From Mount End roads run north-east to Stanford Rivers, east to Stapleford Tawney, south-east to the church, south-west to Hobbs Cross in Theydon Garnon (a farm lane), and west to Coopersale and Epping. The approach to Hill Hall is by a drive off the Stapleford Tawney road. (fn. 10) North Farm, at the Mount End cross-roads, appears to date from the first half of the 18th century. Tarlings, nearly opposite the north lodge of Hill Hall, was formerly a smithy. (fn. 11) About ¼ mile south-east of North Farm is the site of a former brick and tile works. The new rectory has recently been built here. (fn. 12) Near the rectory, in the lane leading to Beechet Wood, are two pairs of council houses. Coleman's Farm, ¼ mile east of Hill Hall, is about 50 years old. There was a building on this site in 1777, then called Cotes. (fn. 13) Near Coleman's, on the edge of Hill Hall park, is Icehouse Plantation, which probably takes its name from the former icehouse of Hill Hall. This may have dated from the 17th or 18th century. (fn. 14) In the extreme south of the parish is Skinners, a timberframed house to which a gabled brick front was added late in the 19th century. In the dairy is the threecentred arch of a former oak doorway in which a mullioned window has been inserted. This suggests that the house dates from the 16th century or earlier. Brook House, ½ mile west of Skinners, probably dates from the early 18th century. (fn. 15)
The lane from Mount End to Hobbs Cross and part of the road from Mount End to Stanford Rivers follow the line of a Roman road. Roman remains were found in this area in the 19th century. (fn. 16) The Hobbs Cross road was presented at Quarter Sessions in 1582-3 as a 'noisome way'. (fn. 17) The road to Coopersale, which now passes to the north of North Farm, is shown on the 1777 map as farther south. (fn. 18) Between 1777 and about 1800 Hill Hall park was extended to the east. This involved the diversion of the road so as to bring the church within the park, from which it was fenced off in 1953-4. (fn. 19) About this time the old rectory near the church was demolished (fn. 20) and (perhaps somewhat later) the former manor house of Mount Hall was also taken down. (fn. 21)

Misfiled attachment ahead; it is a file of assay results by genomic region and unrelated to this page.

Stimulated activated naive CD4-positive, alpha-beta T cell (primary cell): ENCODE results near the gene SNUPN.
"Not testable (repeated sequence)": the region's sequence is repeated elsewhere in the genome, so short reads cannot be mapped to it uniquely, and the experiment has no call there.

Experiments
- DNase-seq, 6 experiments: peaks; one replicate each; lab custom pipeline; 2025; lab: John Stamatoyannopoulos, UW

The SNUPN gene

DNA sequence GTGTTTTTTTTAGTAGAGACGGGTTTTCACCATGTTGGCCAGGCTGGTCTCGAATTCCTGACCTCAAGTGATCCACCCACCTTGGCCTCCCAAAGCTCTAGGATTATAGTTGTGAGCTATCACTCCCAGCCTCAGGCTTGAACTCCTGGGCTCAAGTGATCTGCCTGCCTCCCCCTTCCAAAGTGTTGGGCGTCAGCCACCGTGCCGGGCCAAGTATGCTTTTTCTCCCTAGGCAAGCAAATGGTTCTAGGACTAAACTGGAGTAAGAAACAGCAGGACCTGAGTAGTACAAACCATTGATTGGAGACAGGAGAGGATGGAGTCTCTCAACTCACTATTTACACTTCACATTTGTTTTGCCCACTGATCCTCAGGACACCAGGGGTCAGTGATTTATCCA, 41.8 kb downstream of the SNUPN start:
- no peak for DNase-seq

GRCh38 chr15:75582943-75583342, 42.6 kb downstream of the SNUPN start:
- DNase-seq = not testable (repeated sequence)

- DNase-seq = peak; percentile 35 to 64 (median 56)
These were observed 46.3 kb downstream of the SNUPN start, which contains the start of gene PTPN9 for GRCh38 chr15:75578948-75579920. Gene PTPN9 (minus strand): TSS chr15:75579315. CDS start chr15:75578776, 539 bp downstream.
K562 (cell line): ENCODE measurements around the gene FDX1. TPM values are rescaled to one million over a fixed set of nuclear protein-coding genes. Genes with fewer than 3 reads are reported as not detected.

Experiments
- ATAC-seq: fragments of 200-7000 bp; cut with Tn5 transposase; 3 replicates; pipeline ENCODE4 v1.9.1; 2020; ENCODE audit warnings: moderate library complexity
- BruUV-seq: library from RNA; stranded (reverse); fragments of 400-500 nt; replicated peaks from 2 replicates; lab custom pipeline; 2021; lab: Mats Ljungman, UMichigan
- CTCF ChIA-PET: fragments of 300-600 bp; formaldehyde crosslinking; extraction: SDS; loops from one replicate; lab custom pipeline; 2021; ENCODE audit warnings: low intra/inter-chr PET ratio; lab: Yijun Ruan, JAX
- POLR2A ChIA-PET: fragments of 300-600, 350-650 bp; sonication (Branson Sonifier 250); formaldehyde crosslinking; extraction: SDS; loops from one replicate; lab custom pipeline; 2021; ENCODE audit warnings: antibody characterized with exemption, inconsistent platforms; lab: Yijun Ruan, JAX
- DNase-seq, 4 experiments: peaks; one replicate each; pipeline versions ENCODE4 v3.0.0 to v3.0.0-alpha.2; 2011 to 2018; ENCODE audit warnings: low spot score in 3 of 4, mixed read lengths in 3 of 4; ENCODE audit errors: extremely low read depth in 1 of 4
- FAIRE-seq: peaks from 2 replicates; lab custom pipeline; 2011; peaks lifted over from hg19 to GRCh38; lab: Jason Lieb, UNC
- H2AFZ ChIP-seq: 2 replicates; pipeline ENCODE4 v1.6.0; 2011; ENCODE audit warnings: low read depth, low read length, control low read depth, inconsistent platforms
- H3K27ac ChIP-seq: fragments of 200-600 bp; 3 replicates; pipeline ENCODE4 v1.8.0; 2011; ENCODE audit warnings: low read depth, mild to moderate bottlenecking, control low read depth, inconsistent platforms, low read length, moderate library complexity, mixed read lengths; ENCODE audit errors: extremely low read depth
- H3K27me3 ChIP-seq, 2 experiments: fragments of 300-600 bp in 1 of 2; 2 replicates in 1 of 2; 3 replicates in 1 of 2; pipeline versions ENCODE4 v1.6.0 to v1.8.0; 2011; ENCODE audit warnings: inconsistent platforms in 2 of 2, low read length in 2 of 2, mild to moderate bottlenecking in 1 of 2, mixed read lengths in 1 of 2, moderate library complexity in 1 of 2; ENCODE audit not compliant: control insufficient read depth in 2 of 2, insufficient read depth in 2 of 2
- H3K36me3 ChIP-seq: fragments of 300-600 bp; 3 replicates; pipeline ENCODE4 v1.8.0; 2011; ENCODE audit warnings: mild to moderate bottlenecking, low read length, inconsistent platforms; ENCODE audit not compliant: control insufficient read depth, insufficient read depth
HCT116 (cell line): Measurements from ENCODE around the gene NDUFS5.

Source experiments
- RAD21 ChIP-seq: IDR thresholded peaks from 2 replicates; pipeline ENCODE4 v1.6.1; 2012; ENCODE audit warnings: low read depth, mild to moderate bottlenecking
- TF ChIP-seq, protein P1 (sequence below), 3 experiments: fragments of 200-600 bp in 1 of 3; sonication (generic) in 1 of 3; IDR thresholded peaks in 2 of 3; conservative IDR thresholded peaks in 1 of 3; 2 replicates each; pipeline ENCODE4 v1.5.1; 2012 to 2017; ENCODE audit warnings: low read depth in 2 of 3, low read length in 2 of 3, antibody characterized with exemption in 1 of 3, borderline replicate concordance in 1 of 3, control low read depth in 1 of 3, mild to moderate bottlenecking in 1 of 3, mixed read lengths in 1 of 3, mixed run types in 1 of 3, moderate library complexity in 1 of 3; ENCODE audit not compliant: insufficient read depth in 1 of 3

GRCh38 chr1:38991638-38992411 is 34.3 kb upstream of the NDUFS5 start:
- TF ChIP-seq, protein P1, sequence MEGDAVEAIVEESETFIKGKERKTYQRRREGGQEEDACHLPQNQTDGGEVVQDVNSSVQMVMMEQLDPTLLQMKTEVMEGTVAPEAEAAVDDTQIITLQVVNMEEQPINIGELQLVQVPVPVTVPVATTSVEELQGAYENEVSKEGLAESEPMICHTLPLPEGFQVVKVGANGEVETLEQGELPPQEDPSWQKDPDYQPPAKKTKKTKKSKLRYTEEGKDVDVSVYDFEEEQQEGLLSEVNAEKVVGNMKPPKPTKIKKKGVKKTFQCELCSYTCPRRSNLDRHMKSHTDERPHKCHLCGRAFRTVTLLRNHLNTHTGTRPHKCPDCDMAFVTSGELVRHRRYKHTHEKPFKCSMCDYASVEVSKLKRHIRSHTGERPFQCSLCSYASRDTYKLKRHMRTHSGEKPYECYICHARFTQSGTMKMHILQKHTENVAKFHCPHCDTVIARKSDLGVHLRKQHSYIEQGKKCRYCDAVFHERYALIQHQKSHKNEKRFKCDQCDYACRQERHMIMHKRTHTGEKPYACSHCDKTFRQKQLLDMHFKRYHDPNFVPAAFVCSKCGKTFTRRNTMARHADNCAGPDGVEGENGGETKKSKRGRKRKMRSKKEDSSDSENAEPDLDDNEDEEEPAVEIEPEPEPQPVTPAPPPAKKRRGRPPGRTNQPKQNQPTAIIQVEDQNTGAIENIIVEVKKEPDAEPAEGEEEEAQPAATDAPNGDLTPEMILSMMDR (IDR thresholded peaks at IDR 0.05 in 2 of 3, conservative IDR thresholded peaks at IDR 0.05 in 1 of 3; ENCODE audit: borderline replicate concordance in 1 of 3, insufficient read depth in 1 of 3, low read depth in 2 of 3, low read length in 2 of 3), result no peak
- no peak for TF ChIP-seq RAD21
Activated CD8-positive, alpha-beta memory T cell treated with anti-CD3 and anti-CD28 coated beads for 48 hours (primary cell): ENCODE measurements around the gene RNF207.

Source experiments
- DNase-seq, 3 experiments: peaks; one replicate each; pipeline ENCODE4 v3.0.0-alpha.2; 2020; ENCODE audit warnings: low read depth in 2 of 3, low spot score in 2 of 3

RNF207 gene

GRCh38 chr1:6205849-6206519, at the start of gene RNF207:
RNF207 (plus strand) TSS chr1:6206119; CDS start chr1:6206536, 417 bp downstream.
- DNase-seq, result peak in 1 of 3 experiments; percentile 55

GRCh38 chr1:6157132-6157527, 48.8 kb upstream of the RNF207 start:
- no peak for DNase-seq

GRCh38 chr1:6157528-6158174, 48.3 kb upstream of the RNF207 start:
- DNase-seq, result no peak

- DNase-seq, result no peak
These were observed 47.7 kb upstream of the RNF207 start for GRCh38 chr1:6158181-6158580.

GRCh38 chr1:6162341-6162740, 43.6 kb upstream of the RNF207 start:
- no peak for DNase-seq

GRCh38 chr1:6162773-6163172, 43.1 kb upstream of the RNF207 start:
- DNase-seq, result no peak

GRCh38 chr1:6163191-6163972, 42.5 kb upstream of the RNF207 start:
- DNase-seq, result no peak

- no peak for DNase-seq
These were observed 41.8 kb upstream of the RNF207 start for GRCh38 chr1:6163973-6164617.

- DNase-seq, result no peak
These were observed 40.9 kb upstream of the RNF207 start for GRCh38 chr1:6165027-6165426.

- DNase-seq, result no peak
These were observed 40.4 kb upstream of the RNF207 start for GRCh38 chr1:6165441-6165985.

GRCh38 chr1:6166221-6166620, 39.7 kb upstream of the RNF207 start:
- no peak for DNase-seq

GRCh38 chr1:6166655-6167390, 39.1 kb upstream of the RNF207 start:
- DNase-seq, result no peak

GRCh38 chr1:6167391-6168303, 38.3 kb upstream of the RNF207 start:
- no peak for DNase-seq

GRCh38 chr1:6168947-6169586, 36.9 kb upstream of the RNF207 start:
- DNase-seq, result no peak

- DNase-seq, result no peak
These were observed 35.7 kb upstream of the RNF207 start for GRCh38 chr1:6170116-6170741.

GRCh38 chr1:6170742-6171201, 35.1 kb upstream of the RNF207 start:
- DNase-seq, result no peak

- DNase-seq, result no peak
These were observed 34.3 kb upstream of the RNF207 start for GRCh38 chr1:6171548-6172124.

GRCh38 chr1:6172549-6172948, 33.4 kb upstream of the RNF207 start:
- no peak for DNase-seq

For transport and postal services Theydon Mount has depended upon Epping and Romford. Piped water is supplied by the Herts. and Essex Waterworks Co. (fn. 22) but there is no main drainage. (fn. 23) Electricity was supplied by the Eastern Electricity Board in 1950. (fn. 24) A branch of the county library was opened in 1935. (fn. 25) The village hall is the former school.
From the 15th century until the 20th most of the and in the parish was in the hands of a single owner. With the building of Hill Hall in the 16th century the parish became more than ever dominated by the manor house. In 1838 Sir John Smijth owned all but some 70 acres of the parish. (fn. 26) The Hill Hall estate had increased in size since 1700, when three other owners had land in the parish. (fn. 27) During its four centuries as a private house Hill Hall must have provided substantial opportunities for local employment. Those of the inhabitants of the parish not employed there were mainly engaged in agriculture. There has been very little industry in Theydon Mount. The market and fair granted to Paulinus de Theydon in 1225 (see below, Manor) did not survive into modern times. One industry, brick- and tile-making, appears to have gone on (perhaps intermittently) from the 16th century to the 20th. The brick-works to the north of Hill Hall was still in operation in 1914. (fn. 28) It was perhaps the successor of the works from which bricks were provided about 1580 for the completion of Hill Hall itself, (fn. 29) and of the brick kiln 'on the top of Mount Hill' in 1655. (fn. 30)